September 23, 2016

Beemer Memory 15: Taxicabs when medallions reigned ~ 1976

 official Cab Driver Permit ID photo
September 23, 1976
photographer unknown

I can't believe this photograph was taken exactly 40 years ago today, September 23, 1976. I look like I just got off the boat from somewhere. It's from the back of my cab driver permit issued annually by the city of San Francisco when I was a taxi driver for the Yellow Cab Company.   

Public Passenger Vehicle Driver permit 
photo by Styrous®

I had been doing odd jobs, basement cleaning, bartending, moving and hauling, waiting tables, etc., for several years when I got off my bike (link below) for a year or so and started to drive for the Yellow Cab Company.

Yellow Cab Company president W. L. Rothschild 
and driver Joseph Crowe, 1950
photographer unknown

When I drove for Yellow Cab, the "medallions" for each cab was owned by someone. The medallions were almost never available but when they did come up for sale, they sold for thousands of dollars. The Yellow Cab Company owned hundreds of medallions and cabs and hired men to drive them. Well, hire isn't exactly the right word; they didn't pay a wage (see links below).  

I had to "rent" the cab from the Company by the day. There was a $30 "Gate" and I had to pay for the gas I used. The cab's tank was full when it was released to me then measured when I returned it. A tank usually cost $10 or $15 to fill. Sometimes the total I'd owe the company at the end of the day was around 40 or 50 dollars depending on how busy I had been, which doesn't sound like a lot today, but back in the 70's it took a lot of fares to make the "Gate" 'n gas before I could even began to make a cent. The long-time drivers knew all the tricks for making the most fares. It wasn't a great system; some drivers made a fortune but most of us just scraped by.

 Yellow Cab ad (1964)
San Francisco Municipal Record 

Of course, I have dozens of stories about driving a cab. A lot of them funny, some a bit scary, all of them wacky but none of them boring.

I never got robbed of money but I did get my wrist watch stolen by a passenger who took it when he left my cab. With every passenger, the trip had to be logged in with the location of pick up, destination and the times of each; The watch bothered my wrist so I would hang it on the dashboard. It was there when I logged the start of his trip but it was gone when I went to log him out a few minutes after he left my cab. He was dressed in a business suit 'n everything. Go figure.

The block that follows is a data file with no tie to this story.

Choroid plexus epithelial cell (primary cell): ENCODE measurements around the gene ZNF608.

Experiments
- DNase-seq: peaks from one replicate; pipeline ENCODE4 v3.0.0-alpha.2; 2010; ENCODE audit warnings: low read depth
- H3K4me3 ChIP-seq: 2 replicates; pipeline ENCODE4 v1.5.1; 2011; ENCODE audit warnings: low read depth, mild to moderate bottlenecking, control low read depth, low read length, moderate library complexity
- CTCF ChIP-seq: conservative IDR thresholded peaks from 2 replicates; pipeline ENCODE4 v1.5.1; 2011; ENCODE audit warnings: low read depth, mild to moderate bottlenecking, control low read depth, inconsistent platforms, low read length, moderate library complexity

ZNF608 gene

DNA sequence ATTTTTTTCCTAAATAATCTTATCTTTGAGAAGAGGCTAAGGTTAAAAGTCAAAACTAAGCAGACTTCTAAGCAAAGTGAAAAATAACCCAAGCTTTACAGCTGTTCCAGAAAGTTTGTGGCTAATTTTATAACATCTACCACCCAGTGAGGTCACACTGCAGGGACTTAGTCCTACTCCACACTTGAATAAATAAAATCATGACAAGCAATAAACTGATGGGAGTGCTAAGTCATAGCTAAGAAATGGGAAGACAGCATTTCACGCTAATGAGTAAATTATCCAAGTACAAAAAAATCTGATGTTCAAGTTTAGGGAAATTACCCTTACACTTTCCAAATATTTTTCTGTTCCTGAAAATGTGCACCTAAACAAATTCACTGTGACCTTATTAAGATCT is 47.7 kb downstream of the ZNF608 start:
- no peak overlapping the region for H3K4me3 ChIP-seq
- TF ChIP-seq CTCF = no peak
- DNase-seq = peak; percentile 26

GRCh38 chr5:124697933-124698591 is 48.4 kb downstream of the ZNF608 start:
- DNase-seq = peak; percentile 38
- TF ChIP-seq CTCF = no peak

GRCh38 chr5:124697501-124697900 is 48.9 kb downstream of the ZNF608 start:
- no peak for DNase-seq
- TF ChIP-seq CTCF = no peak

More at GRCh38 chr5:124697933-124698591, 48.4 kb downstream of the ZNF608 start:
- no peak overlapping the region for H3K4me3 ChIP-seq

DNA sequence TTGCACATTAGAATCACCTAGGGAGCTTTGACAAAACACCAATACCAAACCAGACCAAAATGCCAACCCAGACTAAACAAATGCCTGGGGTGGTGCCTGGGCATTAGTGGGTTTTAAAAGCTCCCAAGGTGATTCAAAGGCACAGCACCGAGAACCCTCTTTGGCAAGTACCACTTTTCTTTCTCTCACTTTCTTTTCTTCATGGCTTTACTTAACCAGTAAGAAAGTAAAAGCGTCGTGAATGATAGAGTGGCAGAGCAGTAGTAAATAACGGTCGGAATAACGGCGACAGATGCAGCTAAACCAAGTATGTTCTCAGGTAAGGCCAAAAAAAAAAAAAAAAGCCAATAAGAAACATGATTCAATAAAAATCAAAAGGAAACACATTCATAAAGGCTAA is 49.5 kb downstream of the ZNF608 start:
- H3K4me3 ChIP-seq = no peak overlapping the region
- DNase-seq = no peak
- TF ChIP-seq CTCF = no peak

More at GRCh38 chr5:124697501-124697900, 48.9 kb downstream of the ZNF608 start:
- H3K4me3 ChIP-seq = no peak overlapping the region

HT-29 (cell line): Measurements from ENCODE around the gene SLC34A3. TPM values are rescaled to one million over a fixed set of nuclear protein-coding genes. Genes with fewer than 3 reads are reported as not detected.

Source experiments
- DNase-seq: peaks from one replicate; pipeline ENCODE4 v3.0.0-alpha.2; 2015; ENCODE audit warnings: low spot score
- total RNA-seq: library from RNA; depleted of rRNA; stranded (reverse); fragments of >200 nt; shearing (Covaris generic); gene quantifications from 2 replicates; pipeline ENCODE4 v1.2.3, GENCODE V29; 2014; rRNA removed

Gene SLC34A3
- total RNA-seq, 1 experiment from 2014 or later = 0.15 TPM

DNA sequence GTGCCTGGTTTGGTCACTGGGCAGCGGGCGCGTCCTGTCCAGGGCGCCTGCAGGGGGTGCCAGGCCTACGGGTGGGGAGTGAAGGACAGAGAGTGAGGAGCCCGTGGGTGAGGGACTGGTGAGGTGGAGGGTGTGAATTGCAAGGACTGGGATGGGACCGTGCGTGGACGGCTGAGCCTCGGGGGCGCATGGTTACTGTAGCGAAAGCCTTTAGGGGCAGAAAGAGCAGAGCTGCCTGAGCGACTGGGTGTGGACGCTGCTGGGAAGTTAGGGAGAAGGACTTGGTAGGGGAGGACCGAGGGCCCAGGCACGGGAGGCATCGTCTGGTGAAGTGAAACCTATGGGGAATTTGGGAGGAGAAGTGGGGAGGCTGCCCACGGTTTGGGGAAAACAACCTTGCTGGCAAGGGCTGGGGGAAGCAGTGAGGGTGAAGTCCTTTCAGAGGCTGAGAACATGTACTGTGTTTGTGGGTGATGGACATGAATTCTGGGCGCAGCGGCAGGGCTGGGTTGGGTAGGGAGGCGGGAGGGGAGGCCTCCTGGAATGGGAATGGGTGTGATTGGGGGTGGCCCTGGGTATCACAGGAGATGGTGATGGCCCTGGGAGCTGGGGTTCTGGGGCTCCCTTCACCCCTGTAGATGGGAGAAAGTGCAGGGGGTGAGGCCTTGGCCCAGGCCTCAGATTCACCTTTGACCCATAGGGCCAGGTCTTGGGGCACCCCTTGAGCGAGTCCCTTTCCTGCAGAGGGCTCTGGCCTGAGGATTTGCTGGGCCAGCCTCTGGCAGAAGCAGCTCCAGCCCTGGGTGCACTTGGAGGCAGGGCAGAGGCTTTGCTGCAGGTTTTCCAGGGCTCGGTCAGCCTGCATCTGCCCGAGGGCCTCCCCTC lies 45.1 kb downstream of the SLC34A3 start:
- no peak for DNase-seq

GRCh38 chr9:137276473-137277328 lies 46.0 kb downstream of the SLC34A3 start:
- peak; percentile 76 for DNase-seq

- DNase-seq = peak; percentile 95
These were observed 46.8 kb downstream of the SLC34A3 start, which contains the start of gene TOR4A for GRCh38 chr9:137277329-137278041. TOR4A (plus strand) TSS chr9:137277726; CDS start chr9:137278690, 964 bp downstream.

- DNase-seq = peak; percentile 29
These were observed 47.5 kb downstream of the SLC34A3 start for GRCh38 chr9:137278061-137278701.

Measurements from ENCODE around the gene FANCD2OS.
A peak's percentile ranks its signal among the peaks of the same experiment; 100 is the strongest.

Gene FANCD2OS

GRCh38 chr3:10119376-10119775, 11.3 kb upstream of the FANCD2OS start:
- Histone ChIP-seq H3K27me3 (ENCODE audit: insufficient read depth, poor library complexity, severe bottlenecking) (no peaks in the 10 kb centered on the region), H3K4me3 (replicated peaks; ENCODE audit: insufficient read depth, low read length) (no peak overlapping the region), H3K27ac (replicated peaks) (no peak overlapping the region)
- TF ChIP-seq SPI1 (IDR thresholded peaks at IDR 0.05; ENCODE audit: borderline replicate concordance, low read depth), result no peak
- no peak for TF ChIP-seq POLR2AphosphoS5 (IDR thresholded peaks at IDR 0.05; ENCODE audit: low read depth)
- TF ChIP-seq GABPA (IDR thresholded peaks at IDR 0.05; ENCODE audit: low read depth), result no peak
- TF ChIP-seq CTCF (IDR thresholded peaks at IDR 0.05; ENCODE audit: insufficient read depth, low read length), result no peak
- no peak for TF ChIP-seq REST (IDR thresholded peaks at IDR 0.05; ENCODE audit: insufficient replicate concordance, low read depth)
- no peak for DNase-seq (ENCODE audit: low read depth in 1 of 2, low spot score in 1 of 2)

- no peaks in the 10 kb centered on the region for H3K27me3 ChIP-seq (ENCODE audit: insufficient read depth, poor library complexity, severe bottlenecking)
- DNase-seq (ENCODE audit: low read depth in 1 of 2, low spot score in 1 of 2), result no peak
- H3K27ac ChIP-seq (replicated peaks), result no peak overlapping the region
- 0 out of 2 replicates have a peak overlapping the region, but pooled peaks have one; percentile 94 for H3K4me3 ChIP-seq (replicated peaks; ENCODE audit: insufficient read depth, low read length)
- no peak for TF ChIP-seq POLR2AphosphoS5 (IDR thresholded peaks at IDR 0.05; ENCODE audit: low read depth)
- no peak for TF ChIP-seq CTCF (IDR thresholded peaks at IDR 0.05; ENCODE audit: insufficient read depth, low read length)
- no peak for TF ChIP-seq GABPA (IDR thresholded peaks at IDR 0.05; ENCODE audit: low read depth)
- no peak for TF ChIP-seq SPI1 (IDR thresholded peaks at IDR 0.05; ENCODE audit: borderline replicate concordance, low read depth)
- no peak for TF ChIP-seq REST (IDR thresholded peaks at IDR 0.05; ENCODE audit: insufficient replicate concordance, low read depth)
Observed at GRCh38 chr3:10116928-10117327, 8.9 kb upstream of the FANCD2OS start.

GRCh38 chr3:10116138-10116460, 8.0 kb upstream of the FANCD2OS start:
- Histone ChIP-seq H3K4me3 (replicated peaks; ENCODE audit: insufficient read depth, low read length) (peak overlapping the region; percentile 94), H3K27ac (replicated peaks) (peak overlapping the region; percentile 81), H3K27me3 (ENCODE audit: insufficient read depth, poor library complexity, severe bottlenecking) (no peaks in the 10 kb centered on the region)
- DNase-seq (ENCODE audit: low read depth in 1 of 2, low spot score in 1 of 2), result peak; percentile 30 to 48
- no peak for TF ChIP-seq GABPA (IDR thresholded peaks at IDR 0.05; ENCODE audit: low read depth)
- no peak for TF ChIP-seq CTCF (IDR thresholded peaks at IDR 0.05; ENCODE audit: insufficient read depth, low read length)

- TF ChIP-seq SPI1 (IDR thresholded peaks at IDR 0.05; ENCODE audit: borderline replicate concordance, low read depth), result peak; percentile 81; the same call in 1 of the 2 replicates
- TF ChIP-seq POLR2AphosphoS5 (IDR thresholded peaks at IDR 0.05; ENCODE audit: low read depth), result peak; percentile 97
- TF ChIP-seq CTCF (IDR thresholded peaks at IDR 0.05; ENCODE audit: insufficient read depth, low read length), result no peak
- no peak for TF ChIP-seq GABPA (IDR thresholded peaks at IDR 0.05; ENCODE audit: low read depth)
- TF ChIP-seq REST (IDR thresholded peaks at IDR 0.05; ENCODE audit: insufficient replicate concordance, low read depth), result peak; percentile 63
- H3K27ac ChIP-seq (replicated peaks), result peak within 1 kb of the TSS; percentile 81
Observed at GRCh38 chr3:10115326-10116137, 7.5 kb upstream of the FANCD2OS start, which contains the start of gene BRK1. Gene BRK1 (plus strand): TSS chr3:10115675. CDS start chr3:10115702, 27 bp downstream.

The watch had been given to me by Ben, my step father (link below), when I graduated from high school in 1958. It was a beautiful Gruen, 17 Jewel, Swiss-made watch and I loved it. Originally based in Cincinnati, Ohio, Gruen went out of business later that year I graduated. I may have had one of the last watches they produced.   

Gruen watch
Precision Manual Wind 
17 Jewel, Swiss Made 
photographer unknown

Another incident involved a young man, a bible and a bunch of shady looking guys. The kid had a bible he said was going to be his salvation. I figured he was some sort of religious fanatic. He asked me to wait for his return while he went into his destination and left the bible as security that he would come back. The meter was running but after a half hour or so I went to the apartment to find out what was going on. There were five or six men there and the kid was or had been stripped out of his shirt with a lip that was beginning to swell and a bit of blood coming from his nose. I was accosted by the men there who threatened me if I didn't turn over the bible he'd left in my cab. I was scared but pissed (I hadn't made my gate for the day and my shift was almost over) and insisted I get my fare before I turned it over. They gave me the fare, a huge tip and a warning to forget the whole incident. When it was over I was shaking but I had my fare (and my gate). I often wondered if I should have called the police but the incident was too scary to take a chance on getting involved in some kind of gang affair.